The September letter from Jackson stated that the department intends to implement its own rules after a public comment period. In the meantime, it referred educators to the 2001 Revised Sexual Harassment Guidance in revising their institutional policies, should they wish. It is worth noting that as the DCL had threatened non compliant schools with a loss of federal funding, with its withdrawal, monetary incentive to uphold policies shaped by the Obama-era guidelines could be lost.
How Are Schools Reacting?
Some institutions have been noncommittal in how they intend to respond to the department’s decision. Harvard University spokesperson Tania deLuzuriaga told The Harvard Crimson last month, “We are reviewing the guidance released by the Department of Education…rescinding guidance from 2011. We have worked hard in recent years to develop strong and fair policies.” She continued, “The safety and well-being of our community remains the University’s top priority.” The student newspaper reported that Harvard has convened a committee comprised of faculty, students, and staff to review its Title IX policy.
Student organizers are watching, however. Amelia Goldberg and Liam McGill, from advocacy group Our Harvard Can Do Better, wrote in a statement to the Crimson, “Harvard must clarify that changes to our policy made since the 2011 guidelines and subsequent opening of a Title IX investigation against the University—including the adoption of the preponderance-of-the-evidence standard—will not be rolled back.”
On the other side of the country in California, there was broad support over the past month for SB 169, a piece of state legislation that would undercut DeVos’s overhaul. This is a state which codified much of the Obama administration’s Title IX guidelines into law by enacting the 2014 Yes Means Yes bill—the first state to pass an affirmative consent standard. The University of California system president Janet Napolitano wrote a letter in support of the SB 169 to California Governor Jerry Brown (D). On October 16, Brown vetoed the bill, stating that not enough time has passed to fully ascertain the impact of the recently enacted consent legislation. He also cited concern that failure to uphold due process for accused students might have a disproportionate impact on students of color, and that further attention to due process of the accused is needed.
As for now, The Daily Californian at UC Berkeley reported that according to UC Title IX coordinator Kathleen Salvaty, UC practices would not change unless federal legislation required them to. Salvaty told the newspaper, “From our perspective, we’re doing what we’re doing because it’s what we’re obligated to do and it’s morally correct. These obligations existed before 2011 and they will exist after. That’s a right under Title IX.”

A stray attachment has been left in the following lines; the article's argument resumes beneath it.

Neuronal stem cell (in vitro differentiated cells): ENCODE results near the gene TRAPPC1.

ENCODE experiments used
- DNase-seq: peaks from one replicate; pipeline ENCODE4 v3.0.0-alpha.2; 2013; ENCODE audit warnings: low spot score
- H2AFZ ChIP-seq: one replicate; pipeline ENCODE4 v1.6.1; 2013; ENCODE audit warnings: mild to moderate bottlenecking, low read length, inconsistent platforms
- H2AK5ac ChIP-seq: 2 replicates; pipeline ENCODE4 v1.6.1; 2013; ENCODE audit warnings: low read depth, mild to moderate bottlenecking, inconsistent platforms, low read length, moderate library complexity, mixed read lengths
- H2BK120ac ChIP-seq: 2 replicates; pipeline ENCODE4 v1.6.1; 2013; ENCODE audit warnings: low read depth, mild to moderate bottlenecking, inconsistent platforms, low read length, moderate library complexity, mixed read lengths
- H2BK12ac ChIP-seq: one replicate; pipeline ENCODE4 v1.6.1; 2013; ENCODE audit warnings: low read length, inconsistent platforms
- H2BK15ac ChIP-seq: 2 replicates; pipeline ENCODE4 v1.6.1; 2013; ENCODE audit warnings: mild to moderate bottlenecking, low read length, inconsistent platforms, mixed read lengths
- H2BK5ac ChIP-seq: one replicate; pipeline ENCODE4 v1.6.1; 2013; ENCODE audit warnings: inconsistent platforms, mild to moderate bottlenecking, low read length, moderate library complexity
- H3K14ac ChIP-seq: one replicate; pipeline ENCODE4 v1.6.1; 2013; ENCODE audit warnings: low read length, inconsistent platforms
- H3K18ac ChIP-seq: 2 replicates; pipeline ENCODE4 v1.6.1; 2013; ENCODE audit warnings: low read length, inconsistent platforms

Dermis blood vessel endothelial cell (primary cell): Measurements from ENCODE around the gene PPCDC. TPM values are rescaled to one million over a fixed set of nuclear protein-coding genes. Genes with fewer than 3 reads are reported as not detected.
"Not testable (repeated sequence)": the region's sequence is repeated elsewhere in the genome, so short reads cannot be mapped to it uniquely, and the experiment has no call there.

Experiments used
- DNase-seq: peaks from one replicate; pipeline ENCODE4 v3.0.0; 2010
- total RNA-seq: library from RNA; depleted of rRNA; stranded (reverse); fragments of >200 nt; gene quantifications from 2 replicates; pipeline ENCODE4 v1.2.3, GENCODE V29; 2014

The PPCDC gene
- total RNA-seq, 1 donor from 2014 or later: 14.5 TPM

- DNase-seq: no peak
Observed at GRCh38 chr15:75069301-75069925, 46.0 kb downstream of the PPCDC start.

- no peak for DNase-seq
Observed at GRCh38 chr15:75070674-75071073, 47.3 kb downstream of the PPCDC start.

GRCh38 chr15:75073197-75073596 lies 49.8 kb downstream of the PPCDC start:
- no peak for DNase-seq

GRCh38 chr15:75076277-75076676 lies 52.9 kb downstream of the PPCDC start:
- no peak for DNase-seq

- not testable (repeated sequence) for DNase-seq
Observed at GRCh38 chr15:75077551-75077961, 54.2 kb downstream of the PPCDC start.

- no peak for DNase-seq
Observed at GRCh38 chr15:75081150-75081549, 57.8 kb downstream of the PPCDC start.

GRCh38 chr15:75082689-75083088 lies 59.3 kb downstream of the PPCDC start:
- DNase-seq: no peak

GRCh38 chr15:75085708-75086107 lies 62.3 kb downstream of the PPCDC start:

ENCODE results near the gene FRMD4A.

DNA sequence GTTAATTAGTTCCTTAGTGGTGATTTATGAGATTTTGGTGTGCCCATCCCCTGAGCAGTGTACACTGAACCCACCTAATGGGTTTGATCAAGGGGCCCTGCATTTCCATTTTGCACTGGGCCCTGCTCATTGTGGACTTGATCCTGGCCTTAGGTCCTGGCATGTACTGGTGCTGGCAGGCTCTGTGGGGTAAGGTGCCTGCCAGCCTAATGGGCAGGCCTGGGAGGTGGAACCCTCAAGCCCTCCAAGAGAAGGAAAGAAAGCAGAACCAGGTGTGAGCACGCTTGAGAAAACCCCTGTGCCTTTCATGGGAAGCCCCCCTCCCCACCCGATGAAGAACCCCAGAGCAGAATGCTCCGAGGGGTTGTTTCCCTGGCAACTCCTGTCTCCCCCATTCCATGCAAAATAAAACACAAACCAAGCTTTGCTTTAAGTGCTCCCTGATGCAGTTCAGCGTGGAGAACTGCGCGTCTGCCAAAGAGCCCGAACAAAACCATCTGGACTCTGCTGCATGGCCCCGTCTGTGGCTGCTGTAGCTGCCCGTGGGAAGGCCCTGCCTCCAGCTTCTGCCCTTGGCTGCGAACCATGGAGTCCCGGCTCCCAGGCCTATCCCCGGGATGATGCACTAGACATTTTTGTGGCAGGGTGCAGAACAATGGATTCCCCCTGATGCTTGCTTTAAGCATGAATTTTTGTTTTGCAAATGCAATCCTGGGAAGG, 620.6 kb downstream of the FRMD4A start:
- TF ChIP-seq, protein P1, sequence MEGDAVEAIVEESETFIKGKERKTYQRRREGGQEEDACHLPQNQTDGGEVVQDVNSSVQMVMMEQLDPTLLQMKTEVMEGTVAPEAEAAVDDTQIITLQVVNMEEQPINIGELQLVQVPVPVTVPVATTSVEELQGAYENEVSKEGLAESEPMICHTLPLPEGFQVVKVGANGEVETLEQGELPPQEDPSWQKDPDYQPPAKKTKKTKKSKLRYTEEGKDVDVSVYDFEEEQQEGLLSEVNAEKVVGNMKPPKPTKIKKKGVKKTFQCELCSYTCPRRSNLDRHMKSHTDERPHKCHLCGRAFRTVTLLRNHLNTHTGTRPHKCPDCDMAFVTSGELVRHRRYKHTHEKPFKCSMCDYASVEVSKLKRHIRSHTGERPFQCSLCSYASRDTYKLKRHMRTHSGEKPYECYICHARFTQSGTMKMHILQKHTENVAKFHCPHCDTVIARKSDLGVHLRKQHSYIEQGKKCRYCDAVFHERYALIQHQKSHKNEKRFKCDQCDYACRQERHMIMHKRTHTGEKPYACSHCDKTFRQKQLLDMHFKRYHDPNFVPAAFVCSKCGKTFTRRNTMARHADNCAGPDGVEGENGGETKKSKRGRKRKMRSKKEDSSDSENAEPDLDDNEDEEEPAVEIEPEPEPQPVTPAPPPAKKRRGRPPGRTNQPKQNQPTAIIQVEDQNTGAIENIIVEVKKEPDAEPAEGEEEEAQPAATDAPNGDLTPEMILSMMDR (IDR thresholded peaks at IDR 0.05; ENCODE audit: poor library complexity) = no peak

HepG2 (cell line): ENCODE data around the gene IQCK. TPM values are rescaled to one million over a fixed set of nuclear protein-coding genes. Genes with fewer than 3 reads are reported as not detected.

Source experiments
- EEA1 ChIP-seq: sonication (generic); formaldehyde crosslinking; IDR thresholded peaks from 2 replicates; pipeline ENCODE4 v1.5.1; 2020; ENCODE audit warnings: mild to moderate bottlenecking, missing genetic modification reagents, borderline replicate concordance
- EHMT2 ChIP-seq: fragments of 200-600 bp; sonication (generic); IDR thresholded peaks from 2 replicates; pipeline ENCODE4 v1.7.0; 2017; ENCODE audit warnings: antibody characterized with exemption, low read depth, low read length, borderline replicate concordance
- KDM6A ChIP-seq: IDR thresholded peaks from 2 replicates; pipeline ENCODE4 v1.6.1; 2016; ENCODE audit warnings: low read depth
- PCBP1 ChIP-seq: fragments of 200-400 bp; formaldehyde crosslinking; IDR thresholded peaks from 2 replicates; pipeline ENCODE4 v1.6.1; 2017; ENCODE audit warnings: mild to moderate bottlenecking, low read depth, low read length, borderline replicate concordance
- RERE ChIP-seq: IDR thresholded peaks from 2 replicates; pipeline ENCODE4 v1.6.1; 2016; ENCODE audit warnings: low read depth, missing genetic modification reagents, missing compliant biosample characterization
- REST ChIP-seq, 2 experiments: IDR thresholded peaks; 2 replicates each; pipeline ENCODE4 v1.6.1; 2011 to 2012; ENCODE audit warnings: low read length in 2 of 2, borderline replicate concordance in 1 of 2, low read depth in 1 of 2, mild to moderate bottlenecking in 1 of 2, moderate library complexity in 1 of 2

A Step Backwards
Leading up to the Department of Education’s September announcement, Jackson and DeVos heard from many of the accused. Jackson said that “the accusations—90 percent of them—fall into the category of ‘we were both drunk,’ ‘we broke up, and six months later I found myself under a Title IX investigation because she just decided that our last sleeping together was not quite right.’”
DeVos and Jackson’s new guidance also encourages Americans to delegitimize the horror that is a culture of sexual assault.
Beyond the casual use of unfounded statistics, that this rhetoric and reasoning are being employed by top government officials and then enacted into policy is unacceptable and dangerous. It also encourages Americans in general to delegitimize the horror that is a culture of sexual assault. Evidence can be seen as close to home as the chambers in which Governor Brown vetoed SB 169—the day after he blocked the bill, more than 140 women legislators, staffers, and lobbyists in the California state legislature signed an open letter testifying to the sexual assault they have experienced at the state capitol in Sacramento.
This cascade of testimonies from women speaking out about sexual assault in different industries cannot each be viewed in a vacuum; nor can they be siloed off from our college campuses. As a society, we can do better. And due to guidance, encouragement, and resources from the previous administration, many universities, colleges, police forces, and state governments have been making progress. We cannot afford to dial back on these issues now in our institutions of higher education—hopefully, as this public comment period plays out, college administrators will realize just how high the stakes and far-reaching the consequences truly are.
Cover Photo: Unsplash/ Mihai Surdu.